The rather choosy animals at Moscow Zoo have fallen victim of Russia's ban on food imports from Europe.
Keepers at the zoo, one of Europe's oldest, have been sent scrambling to adjust the menus for its animals, which rely heavily on Dutch vegetables and Polish apples.
The apples are a particular favourite of the zoo's bears, the animals that symbolise Russian virility and independence.
With fears of rising food prices hitting poor Russians, the animals have become the first to be caught in the crossfire of the tit-for-tat sanctions war with the West over Russian involvement in Ukraine.
Russian Prime Minister Dmitry Medvedev announced the embargo on most food imports from the EU, the US, Australia and Canada yesterday, including imports of beef, pork, fruit and vegetable produce, poultry, fish, cheese, milk and dairy products.
"In general we use imported products for the animals for a variety of reasons, including their preferences as well as cost," Moscow Zoo spokeswoman Anna Kachurovskaya told AFP.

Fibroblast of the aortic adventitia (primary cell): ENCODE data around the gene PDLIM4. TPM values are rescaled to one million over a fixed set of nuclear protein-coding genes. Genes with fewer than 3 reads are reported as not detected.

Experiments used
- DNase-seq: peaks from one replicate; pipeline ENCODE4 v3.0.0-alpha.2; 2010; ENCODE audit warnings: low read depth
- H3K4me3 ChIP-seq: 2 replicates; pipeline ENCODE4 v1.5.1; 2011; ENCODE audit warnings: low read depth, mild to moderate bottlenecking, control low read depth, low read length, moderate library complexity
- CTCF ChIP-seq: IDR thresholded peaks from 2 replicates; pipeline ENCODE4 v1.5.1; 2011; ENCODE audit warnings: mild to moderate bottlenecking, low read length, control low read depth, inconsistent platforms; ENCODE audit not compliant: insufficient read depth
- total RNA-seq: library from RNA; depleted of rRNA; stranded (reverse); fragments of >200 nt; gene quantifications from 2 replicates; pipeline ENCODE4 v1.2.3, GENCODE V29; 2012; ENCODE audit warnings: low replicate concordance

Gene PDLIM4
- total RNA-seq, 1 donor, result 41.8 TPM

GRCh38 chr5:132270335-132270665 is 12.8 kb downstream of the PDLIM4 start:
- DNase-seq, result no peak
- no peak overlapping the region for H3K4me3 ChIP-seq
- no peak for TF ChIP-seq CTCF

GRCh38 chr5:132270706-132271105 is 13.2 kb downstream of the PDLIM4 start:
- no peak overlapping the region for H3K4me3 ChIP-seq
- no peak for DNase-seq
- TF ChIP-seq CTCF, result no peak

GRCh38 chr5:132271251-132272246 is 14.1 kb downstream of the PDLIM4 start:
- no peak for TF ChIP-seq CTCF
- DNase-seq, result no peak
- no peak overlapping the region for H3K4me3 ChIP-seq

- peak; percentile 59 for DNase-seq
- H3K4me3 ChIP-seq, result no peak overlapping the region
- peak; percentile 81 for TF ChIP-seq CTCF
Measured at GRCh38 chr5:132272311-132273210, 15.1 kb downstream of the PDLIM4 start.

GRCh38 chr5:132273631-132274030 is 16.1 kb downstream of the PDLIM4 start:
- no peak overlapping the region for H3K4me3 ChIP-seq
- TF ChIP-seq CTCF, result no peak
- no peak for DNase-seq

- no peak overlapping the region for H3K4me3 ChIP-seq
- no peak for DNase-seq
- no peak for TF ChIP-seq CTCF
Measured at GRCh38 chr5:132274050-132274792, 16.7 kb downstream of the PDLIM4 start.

"We are looking at what we can do, but it is not going to be easy."
Russian officials have voiced confidence that new suppliers for most imported products can be found, although certain items may be difficult to replace quickly.
Ms Kachurovskaya said the zoo was concerned in particular about finding new suppliers for fish and fresh fruit and vegetables, in particular celery and apples.
"A lot of the animals eat apples and we bought Polish apples which were of good quality and inexpensive," she said.
The zoo, which has more than 150 wild animals, celebrates its 150th anniversary this year.